Bob, the team is placing tremendous pressure on me to write technology centric User Stories. For example, stories focused on refactoring, or architectural evolution, or even bug fixing. While I’d love to do it, every time I give them to the team and we discuss them, they nit-pick the contents and simply push back saying they can’t estimate them in their current state.

So I’m stuck in a vicious cycle of rinse & repeat until the team gets frustrated and pulls an ill-defined story into a sprint. And this normally “blows up” the sprint. What can I do?

I think the root cause of this problem is that the company views the Product Owner role as the final arbiter of user stories; meaning they need to write them all. I feel that’s an anti-pattern, but the question remains, what to do in this situation.

I’ve seen several clients apply approaches that significantly helped in handling, what I refer to here, as technical user stories. Let me share a couple of real-world stories (nor user stories mind you 😉 that should help you envision some alternatives.

Two Stories

Creating a Role of Technical Product Owner

Around 2008 I was working with a client who had developed a SaaS product offering on the Microsoft .Net stack. However, they had used an open source database for some of their core functionality in addition to SQLServer for the majority. The open source database started suffering from increased performance degradation over time and the engineering team decided it was time to replace it and normalize everything to SQLServer.

While this was a sound business and technical decision, the work definition, design and planning needed to be executed within the Scrum framework that the organization had been using for several years. On the surface that wasn’t a problem, but it was a rather large-scale infrastructural project and the product organization and teams hadn’t tackled something like that yet within Scrum.

The other problem was that this was a highly technical project and the teams’ Product Owner was not technical. They came up with the approach of creating a Technical Product Owner and selected one of the development managers to fill the role.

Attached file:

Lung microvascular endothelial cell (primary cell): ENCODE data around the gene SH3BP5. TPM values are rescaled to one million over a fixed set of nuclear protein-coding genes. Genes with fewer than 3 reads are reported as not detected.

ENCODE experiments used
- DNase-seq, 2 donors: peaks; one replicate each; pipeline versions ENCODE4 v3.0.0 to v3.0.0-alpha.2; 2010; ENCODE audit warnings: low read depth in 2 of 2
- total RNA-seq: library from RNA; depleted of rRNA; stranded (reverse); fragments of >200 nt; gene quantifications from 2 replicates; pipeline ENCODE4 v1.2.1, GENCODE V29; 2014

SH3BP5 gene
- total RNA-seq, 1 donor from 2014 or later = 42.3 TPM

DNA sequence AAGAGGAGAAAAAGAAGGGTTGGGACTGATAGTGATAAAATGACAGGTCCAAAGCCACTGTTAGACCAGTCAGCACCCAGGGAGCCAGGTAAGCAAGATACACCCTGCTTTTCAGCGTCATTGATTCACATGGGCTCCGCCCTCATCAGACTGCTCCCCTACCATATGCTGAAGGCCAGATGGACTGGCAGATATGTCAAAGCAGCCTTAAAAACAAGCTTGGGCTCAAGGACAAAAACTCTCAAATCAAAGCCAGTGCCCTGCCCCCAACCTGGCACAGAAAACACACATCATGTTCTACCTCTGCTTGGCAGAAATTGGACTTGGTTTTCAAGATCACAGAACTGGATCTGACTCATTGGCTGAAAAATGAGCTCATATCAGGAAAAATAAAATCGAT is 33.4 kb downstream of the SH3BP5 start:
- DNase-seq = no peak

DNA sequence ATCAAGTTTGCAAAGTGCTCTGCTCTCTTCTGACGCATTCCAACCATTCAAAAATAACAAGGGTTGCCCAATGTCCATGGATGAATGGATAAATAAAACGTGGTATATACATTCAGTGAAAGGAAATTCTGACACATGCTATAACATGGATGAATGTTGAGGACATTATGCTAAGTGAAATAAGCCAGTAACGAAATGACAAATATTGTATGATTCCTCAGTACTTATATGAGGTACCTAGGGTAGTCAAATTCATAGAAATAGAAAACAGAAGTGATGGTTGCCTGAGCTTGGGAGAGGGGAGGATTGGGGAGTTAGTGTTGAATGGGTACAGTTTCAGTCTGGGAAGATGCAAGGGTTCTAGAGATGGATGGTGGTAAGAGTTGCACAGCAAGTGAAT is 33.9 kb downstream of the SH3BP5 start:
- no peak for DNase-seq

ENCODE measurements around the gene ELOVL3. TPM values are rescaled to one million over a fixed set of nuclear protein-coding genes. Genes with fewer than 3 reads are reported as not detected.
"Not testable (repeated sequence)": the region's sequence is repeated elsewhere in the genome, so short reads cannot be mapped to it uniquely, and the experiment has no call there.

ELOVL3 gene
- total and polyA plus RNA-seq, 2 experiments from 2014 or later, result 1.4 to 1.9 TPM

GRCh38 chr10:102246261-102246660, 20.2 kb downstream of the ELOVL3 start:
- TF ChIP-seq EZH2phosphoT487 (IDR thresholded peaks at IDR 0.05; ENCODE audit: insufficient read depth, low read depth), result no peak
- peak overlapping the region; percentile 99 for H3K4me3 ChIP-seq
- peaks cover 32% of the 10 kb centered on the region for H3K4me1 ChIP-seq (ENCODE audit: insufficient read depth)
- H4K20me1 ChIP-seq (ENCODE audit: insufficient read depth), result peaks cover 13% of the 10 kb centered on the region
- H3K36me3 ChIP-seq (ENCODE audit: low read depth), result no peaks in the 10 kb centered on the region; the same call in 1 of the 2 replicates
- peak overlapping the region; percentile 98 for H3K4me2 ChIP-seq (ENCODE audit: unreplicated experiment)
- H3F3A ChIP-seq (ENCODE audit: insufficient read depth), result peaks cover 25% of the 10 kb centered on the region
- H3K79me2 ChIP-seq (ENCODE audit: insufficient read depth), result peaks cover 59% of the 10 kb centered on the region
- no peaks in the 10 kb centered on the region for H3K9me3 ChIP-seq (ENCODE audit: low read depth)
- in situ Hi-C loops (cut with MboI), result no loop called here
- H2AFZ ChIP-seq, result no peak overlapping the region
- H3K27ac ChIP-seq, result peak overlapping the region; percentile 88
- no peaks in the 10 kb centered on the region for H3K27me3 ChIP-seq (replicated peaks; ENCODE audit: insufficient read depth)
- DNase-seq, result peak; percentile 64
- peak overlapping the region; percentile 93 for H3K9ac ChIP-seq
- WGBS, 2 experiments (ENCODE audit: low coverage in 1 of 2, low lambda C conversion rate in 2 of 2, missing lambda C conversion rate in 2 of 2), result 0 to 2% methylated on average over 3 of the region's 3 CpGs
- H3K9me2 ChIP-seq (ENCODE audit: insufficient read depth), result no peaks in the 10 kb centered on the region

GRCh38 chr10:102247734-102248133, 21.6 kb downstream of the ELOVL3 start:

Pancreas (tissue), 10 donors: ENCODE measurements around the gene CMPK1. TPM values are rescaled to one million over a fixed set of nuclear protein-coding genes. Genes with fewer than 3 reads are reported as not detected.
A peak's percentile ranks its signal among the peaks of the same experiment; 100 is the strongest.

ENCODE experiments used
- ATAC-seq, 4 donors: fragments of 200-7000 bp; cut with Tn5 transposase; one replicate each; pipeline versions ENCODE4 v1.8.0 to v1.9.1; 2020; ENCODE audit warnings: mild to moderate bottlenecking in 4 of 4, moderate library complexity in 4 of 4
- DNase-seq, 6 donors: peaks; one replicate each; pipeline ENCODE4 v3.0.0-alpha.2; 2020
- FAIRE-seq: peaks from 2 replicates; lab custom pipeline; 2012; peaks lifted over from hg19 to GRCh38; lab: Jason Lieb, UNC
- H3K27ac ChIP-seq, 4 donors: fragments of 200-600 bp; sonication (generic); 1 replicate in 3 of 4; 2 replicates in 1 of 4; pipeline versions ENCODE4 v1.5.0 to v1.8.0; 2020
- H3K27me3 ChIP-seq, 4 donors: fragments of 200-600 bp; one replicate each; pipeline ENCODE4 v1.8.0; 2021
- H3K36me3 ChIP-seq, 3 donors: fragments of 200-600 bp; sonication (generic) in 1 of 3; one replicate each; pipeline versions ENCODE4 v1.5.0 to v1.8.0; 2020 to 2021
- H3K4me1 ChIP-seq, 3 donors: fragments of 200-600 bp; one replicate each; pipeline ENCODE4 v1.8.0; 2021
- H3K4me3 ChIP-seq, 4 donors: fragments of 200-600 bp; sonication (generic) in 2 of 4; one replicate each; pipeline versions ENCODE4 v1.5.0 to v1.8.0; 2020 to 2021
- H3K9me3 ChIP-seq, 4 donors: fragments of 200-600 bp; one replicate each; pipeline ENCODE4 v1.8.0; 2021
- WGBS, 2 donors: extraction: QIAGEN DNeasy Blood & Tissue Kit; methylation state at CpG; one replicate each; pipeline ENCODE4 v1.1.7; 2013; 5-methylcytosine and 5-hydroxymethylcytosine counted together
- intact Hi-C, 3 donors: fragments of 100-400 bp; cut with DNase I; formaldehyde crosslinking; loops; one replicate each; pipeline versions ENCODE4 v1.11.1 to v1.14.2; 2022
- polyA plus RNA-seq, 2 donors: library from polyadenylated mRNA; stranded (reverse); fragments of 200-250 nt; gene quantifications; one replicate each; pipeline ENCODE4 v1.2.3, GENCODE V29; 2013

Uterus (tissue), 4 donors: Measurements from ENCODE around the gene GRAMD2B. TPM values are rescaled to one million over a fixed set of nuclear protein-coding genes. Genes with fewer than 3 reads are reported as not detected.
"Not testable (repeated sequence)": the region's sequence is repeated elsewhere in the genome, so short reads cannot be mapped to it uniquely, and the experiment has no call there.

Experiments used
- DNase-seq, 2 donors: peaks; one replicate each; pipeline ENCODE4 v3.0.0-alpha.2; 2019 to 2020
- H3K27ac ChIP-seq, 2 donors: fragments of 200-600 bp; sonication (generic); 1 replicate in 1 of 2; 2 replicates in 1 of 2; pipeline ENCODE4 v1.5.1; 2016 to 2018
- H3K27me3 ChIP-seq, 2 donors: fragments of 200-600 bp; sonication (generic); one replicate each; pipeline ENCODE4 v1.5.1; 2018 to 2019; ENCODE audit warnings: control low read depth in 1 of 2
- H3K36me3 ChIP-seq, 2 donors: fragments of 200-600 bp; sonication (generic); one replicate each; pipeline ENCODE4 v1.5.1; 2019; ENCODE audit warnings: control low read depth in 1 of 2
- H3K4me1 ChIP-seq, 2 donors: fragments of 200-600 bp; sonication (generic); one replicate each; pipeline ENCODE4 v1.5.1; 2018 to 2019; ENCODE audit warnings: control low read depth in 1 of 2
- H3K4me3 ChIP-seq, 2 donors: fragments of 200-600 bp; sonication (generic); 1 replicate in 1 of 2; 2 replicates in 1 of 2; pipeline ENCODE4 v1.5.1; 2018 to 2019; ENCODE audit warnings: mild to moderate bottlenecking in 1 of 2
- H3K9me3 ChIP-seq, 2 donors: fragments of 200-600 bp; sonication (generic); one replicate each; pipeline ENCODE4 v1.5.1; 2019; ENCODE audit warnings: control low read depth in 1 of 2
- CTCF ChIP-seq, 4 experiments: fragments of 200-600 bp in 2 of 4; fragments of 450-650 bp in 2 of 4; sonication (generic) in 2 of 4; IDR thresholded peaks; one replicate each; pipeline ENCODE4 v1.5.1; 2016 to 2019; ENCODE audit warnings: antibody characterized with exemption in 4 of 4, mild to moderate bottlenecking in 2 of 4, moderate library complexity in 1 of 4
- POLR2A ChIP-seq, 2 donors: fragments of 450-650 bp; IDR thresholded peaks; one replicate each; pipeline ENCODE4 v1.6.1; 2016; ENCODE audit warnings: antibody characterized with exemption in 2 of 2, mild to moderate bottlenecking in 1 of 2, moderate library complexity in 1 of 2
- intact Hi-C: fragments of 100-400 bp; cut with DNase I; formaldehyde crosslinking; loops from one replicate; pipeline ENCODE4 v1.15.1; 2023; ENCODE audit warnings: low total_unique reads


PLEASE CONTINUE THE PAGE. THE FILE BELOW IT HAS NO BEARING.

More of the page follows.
This role was a “strong partner” with the Functional Product Owner for the team. Over time, they began to draw a distinction between the Technical Product Owner and the Functional Product Owner in discussions and work focus.

They setup some rules for the two to collaborate on the same set of Backlogs as they directed work towards their team(s):

  • The Functional Product Owner was the primary PO for the team;
  • The Technical PO was in an advisory or assistant capacity;
  • Both PO’s needed to understand “the other side” of the backlog so they could easily represent the overall workflow, investment decision-making, and back each other up;
  • At a release planning level, they would guide their backlogs and teams towards the agreed upon percentages of investment for functional vs. technical change;
  • They would each address questions for their stories during the releases’ sprints;
  • They would sign-off on their own stories; often the Definition of Done was different between Functional and Technical stories.

I vividly recall how wonderfully the two Product Owners collaborated on the project. I think that’s important for creating this “dual-role” and having it work. There needs to be professionalism, trust, and respect across the two. I liken it to a really strong partnership in order for the results to be balanced and so the team sees a “consistent & united front” with respect to backlog priority.

It took approximately 3-4 months for the database replacement project to complete. After that, the Technical Product Owner reverted to his old role. But as an organization, this notion continued for larger-scale, technically focused work, even if it was only a small set of stories. They typically made software functional managers or architects into Technical Product Owners when the need arose, which seemed to generally make sense.

Including Architecture and Sound Design

Another client was focused on developing a SaaS eMail application. They had about 10 Scrum teams working in parallel across the applications’ code base, which was based on the LAMP stack. Organizationally, they had a small group of UX engineers who were guiding the functional evolution of the product. In fact, at the time they were “re-facing” the product and trying to simplify and update the user experience.